without having to keep checking that you are still there.
* Avoid massaging over wounds, surgery or cuts or recent scar tissue. It is not recommended to
massage an infant who has a fever or a contagious disease or you may encourage it to spread.
* Take care not to massage on Baby's abdomen immediately following a feed or when he/she has the
hiccups. Massage of other areas during this time is fine.
* Do not massage a newborn infant at bath time as this can be over-stimulating. If your infant is
older than four months, and you wish to massage at bath time, it is best to massage after the bath
to allow the oils to be absorbed by the skin.
* Never watch the clock during massage you will know when either you, or more importantly your baby
has had enough. Infant massage is beneficial to both you and your baby so take the telephone off
the hook and enjoy!
10 STEPS TO BASIC INFANT MASSAGE
1. Always start at the legs for newborns, as this is least intrusive area. Begin by holding Baby's
right foot in your left hand, gently stroking up the leg with your right hand, from the outside of
the ankle, up over the knee and to the inner thigh, then sweeping down to the inside ankle. Repeat
each stroke 2-3 times.
2. Using both hands, apply a gentle 'wringing' action, squeezing up and down the length of the leg,
finishing at the ankle.
3. Use your thumb to lightly circle the soles of the feet, gently squeezing and releasing Baby's toes
one by one. Gently move one hand off Baby's leg and onto the other leg, then move your second hand
over so as not to break the flow of fluid movement. Continue to massage Baby's other leg using strokes
explained in Steps 1-3.
4. Move up toward the tummy area and make contact with this new 'space' so Baby becomes familiar with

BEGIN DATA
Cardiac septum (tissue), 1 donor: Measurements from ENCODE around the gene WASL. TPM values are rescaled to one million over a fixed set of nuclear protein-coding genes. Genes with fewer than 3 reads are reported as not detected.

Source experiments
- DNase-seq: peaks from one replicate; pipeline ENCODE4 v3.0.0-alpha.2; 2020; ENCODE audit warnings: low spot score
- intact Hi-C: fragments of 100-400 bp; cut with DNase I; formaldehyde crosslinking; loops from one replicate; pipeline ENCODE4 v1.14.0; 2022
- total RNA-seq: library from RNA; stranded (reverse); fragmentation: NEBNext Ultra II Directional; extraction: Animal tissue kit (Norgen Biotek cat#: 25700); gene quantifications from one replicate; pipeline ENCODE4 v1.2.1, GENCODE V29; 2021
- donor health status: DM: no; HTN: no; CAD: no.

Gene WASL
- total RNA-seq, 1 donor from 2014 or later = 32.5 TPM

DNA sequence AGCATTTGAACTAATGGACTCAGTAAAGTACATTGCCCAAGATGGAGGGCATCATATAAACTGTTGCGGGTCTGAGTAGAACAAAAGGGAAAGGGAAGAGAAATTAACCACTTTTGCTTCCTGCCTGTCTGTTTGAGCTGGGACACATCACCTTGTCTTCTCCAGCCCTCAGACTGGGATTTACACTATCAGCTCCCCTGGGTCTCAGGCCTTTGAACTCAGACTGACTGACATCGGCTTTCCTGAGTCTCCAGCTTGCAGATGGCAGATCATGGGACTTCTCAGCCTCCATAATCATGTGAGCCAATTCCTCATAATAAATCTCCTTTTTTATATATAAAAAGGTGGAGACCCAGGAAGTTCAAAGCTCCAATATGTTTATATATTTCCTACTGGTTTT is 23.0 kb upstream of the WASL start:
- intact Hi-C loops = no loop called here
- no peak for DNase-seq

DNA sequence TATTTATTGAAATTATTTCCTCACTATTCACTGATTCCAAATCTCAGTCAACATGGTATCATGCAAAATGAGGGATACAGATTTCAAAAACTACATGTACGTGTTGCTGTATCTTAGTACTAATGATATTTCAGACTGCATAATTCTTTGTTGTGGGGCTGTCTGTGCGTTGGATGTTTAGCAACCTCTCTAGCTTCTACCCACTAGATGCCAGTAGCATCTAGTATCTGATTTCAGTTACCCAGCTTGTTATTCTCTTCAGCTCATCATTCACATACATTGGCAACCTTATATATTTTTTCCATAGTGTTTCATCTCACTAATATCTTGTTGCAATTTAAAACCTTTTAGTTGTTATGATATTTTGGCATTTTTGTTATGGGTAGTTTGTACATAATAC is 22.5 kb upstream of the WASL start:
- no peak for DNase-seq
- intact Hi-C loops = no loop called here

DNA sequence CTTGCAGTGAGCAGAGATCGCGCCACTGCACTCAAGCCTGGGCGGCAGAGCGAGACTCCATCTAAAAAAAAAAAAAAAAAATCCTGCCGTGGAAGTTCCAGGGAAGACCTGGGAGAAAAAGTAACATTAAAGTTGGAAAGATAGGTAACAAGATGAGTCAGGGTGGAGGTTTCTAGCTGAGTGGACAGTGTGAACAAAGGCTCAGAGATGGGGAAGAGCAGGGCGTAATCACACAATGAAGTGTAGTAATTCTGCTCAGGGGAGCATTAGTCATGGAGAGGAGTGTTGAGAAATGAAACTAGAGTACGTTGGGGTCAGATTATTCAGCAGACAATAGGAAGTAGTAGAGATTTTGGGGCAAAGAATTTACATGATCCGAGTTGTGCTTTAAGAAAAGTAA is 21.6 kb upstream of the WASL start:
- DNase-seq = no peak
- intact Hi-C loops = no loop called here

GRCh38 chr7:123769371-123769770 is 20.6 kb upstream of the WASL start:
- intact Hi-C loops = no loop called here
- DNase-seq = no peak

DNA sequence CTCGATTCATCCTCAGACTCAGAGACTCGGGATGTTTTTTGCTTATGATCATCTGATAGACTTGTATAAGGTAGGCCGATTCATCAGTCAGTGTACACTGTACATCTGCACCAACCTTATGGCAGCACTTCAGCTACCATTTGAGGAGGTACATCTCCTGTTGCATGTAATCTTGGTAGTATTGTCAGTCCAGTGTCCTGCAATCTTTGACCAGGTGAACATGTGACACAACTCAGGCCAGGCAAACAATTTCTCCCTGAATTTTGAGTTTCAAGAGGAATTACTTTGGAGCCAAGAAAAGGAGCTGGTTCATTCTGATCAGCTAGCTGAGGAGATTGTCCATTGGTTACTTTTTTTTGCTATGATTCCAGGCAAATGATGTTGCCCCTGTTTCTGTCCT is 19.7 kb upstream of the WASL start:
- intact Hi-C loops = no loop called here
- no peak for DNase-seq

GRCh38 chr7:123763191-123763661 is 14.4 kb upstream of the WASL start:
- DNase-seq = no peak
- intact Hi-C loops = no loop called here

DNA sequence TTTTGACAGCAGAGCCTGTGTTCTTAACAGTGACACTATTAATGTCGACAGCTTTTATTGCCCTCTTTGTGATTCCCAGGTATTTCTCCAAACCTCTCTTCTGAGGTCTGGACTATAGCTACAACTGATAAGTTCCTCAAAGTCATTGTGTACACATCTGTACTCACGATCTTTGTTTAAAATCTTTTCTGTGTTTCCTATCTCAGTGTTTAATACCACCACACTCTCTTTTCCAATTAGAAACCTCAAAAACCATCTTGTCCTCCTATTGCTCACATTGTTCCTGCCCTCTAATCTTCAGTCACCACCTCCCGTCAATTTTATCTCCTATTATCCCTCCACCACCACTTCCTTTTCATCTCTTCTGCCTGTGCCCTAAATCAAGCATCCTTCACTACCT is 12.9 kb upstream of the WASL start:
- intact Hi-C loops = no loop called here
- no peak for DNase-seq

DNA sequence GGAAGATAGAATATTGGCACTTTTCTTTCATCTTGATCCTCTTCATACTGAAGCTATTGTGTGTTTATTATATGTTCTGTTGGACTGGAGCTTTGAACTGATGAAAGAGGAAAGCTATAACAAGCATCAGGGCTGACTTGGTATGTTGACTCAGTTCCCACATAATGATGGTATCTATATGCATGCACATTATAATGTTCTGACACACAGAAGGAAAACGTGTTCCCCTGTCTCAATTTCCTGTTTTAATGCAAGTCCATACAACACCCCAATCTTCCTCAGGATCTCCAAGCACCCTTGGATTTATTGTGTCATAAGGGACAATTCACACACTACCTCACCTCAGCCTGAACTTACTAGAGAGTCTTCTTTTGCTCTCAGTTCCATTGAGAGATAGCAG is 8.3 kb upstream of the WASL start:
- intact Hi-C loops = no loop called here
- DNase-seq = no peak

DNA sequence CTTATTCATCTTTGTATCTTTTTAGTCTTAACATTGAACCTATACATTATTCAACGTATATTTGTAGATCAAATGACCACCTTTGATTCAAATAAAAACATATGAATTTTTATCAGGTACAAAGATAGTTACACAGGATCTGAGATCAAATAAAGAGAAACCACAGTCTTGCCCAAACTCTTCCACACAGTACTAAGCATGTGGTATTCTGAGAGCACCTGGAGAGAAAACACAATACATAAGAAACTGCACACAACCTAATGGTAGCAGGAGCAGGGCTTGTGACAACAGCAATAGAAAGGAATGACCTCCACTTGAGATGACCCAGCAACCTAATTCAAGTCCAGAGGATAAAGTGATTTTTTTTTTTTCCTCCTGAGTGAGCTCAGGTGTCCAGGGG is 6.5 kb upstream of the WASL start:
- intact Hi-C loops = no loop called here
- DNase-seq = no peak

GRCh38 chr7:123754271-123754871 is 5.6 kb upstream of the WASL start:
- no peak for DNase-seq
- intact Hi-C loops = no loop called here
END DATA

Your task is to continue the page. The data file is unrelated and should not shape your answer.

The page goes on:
the area to be massaged next. This is an ideal time to introduce circle shapes and shapes of letters,
even spelling out words on the skin, making the massage more enjoyable particularly for the older child.
Be sure to maintain eye contact as you explain the shape or word you are making to your child. Keep in
mind strokes should be in a clockwise direction and should be confined to the abdomen only. Massage Baby's
tummy from YOUR left to right, (clockwise) in the direction of their digestive tract, using small circles
with fingertips or the flat of your hand and taking care to avoid the umbilical cord area.
5. Complete the front by placing both hands in the centre of Baby's chest and sweep up and out over the
centre of the chest, over the shoulders and hugging the entire length of the arms finishing off at the
fingertips . Using both hands massage Baby's arms using a gentle squeezing up and down, finishing off
at the fingertips. Massage each finger from knuckle to tip but do not attempt to restrain your baby if
he/she curls fingers, kicks or moves arms during any part of the massage.
6. Gently turn Baby over and use the whole hand to stroke from the shoulders, down Baby's back to the
buttocks - take care of Baby's delicate spinal area and instead always work either side of the spine.
7. Use both thumbs to make small circles around the top of the buttocks using both hands, starting toward
the middle and moving out to the sides. Gently knead or 'roll' the buttocks simultaneously with both
hands using a press and release action.
8. Move onto the back of Baby's legs and use a gentle wring and release action starting at the top of one
leg, massaging from the thigh all the way down the back of the leg and onto the soles of the foot. Move
hands one at a time gently onto the second leg and repeat these movements.
9. Using long, light and fluid strokes from the head to Baby's toes, finish off the back area.
10. Carefully turn your baby over and stroke across the forehead using fingertips of both hands. Starting
in the middle and gliding out toward Baby's temples. Pause for a moment and use feather-light circles
around the temple area. Do not massage near the eye/eyelids and take care not to get oil near Baby's eye area.